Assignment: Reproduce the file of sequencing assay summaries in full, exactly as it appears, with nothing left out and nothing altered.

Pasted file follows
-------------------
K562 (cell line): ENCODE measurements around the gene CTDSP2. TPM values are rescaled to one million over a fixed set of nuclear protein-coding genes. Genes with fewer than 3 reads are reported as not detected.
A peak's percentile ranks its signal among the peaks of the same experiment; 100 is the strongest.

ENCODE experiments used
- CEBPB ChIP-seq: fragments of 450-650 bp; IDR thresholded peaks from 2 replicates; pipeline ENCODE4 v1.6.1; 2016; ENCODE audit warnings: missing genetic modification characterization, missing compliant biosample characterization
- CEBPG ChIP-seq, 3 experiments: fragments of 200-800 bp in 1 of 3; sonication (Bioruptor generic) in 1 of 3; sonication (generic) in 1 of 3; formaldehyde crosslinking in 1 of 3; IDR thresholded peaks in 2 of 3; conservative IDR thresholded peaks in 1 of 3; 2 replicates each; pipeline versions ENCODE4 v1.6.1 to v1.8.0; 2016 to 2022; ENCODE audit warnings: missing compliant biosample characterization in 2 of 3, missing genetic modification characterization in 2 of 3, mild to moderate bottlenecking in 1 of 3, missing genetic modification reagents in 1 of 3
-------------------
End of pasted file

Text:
K562 (cell line): ENCODE measurements around the gene CTDSP2. TPM values are rescaled to one million over a fixed set of nuclear protein-coding genes. Genes with fewer than 3 reads are reported as not detected.
A peak's percentile ranks its signal among the peaks of the same experiment; 100 is the strongest.

ENCODE experiments used
- CEBPB ChIP-seq: fragments of 450-650 bp; IDR thresholded peaks from 2 replicates; pipeline ENCODE4 v1.6.1; 2016; ENCODE audit warnings: missing genetic modification characterization, missing compliant biosample characterization
- CEBPG ChIP-seq, 3 experiments: fragments of 200-800 bp in 1 of 3; sonication (Bioruptor generic) in 1 of 3; sonication (generic) in 1 of 3; formaldehyde crosslinking in 1 of 3; IDR thresholded peaks in 2 of 3; conservative IDR thresholded peaks in 1 of 3; 2 replicates each; pipeline versions ENCODE4 v1.6.1 to v1.8.0; 2016 to 2022; ENCODE audit warnings: missing compliant biosample characterization in 2 of 3, missing genetic modification characterization in 2 of 3, mild to moderate bottlenecking in 1 of 3, missing genetic modification reagents in 1 of 3